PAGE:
The Young Cooperators portion of the program, which began on Sunday, Nov. 3, included seminars on communications, the FARM program, and other topics of interest to younger producers.

NMPF also named new members to its Board of Directors, including:

  • James Jacquier, Agri-Mark Inc.
  • Harold Howrigan, Dairy Farmers of America, Inc.
  • David Kyle, Foremost Farms USA
  • Joey Fernandes, Land O’Lakes
  • Sonia Fabian, Lone Star Milk Producers.

NMPF also recognized four dairy leaders with “Honorary Director for Life” designations for their service to NMPF and the broader dairy community:

  • Adrian Boer, Northwest Dairy Association
  • Cornell Kasbergen, Land O’Lakes
  • Neal Rea, Agri-Mark
  • George Rohrer, Dairy Farmers of America.

Dairy Margins Widen to Highest Since 2017 in Positive Economic Sign

November 13, 2019

In welcome news for the dairy economy, the September margin under the Dairy Margin Coverage program rose by $0.56 per cwt. over the August margin to reach $10.41 per cwt, the second consecutive month margins have fallen outside the threshold necessary to trigger a federal payment. The is the highest seen since the beginning of 2017, allowing for the change in the alfalfa hay price in the margin formula’s feed cost calculation. The September all-milk price was $0.40 per cwt. higher than August’s and the DMC calculated feed cost for September was $0.16 per cwt. lower than August’s, mostly due to a drop in the price of corn.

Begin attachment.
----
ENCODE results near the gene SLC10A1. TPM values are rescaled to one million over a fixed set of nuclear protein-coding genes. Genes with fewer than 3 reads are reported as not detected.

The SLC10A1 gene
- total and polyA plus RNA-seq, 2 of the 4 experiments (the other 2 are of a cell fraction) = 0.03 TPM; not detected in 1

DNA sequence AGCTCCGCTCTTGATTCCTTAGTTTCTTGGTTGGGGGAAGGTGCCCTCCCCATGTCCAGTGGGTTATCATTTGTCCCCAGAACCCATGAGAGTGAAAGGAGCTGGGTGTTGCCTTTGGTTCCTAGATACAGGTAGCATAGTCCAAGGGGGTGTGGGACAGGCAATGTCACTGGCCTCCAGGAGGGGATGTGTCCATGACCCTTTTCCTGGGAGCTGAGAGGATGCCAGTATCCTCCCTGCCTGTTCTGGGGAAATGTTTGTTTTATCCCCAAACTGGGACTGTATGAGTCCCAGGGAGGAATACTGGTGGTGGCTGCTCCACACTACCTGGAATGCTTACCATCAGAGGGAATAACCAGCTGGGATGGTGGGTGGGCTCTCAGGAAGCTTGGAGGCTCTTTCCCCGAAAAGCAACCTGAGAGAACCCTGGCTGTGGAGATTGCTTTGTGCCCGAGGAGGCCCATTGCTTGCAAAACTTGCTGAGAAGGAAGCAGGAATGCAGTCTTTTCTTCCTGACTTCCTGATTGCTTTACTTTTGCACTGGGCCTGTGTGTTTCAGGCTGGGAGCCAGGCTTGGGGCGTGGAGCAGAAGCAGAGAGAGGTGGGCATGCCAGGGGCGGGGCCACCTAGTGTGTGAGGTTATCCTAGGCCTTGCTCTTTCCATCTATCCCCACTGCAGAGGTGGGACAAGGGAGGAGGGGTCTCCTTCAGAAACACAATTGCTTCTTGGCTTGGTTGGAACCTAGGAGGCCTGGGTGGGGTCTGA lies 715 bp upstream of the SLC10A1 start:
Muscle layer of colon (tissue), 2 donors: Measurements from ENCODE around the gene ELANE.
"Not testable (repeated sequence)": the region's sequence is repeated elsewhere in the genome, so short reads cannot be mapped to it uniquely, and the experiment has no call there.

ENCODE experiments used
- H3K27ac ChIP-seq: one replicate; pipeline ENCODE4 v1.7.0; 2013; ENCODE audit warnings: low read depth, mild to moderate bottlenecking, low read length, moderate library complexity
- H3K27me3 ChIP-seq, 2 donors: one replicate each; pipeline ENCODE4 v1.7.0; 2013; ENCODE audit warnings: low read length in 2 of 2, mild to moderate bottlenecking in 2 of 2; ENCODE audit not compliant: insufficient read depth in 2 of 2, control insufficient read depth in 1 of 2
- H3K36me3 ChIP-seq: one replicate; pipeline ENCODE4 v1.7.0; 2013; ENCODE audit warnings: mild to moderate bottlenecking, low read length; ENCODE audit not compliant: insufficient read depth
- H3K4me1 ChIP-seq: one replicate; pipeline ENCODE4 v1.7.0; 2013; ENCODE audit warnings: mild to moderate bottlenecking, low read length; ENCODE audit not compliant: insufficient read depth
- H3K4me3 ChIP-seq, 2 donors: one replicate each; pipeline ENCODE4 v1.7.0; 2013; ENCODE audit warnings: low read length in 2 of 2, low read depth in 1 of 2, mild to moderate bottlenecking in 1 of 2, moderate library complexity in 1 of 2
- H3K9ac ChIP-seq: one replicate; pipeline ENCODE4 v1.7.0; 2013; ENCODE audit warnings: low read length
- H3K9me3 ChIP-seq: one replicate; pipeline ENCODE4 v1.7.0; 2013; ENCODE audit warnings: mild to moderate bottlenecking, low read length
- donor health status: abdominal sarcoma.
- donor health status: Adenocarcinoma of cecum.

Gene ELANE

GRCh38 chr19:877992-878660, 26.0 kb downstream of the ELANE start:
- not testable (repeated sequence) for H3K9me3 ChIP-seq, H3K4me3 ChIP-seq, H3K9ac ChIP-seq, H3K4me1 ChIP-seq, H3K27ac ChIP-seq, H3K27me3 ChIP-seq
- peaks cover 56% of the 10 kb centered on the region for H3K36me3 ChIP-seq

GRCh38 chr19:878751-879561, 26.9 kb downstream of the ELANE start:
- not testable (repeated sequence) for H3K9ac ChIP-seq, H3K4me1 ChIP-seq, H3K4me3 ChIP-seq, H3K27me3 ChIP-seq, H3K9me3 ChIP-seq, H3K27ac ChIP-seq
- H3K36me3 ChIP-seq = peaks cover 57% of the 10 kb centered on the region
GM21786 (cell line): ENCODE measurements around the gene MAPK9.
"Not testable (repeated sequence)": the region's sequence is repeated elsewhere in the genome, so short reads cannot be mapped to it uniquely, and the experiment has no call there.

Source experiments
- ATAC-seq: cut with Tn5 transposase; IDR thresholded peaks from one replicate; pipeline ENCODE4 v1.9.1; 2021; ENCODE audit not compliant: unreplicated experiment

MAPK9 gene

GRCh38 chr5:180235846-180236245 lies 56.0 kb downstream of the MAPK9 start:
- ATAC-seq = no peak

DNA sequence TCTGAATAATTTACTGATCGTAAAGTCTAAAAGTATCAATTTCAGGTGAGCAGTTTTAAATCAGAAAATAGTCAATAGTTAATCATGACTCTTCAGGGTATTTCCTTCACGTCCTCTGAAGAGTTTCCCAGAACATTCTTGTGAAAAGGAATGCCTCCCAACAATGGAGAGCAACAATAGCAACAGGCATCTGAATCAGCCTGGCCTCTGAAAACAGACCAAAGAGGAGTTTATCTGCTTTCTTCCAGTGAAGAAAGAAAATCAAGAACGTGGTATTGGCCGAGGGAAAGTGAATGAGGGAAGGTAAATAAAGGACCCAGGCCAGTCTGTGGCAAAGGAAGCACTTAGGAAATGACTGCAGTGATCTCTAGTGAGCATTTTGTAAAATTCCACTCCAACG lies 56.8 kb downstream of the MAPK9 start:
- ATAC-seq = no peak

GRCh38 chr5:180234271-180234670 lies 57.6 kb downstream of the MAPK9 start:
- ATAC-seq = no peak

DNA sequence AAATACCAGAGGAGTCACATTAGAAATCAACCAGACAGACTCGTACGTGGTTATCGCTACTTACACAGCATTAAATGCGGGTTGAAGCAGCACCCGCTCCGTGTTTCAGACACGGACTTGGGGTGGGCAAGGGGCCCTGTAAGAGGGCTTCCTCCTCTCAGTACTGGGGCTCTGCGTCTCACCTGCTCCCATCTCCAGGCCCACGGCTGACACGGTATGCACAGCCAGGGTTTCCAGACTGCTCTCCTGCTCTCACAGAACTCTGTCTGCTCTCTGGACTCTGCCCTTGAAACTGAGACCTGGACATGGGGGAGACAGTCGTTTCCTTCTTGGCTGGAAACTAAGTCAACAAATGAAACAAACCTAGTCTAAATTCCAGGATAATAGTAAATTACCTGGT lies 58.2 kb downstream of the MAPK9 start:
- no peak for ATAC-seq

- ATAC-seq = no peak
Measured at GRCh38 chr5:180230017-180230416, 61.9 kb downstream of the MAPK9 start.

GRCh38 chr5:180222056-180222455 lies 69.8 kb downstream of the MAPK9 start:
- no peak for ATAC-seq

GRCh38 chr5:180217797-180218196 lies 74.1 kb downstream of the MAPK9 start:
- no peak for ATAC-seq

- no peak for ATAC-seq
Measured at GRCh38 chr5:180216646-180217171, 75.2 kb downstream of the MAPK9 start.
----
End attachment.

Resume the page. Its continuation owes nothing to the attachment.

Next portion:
As of November 6, USDA’s DMC Decision Tool, which can be accessed online, projected the margins shown in the chart below. The DMC margin is currently projected to remain above $9.50 per cwt. for the remainder of 2019 and during all of 2020. Milk prices are expected to generate most of the monthly changes in the margin forecast, while feed costs are anticipated to remain relatively stable during that time.

The DMC information page on NMPF’s website offers a variety of educational resources to help farmers make better use of the program. NMPF also posted a new video explaining how farmers can benefit from the DMC.

Dairy Industry Helping Lead USMCA Push

November 13, 2019

NMPF has been outspoken in its advocacy for USMCA and its benefits for dairy farmers. As this year’s congressional session draws to a close, NMPF is increasing efforts to encourage congressional leaders and USTR to come to an agreement that moves this trade pact forward.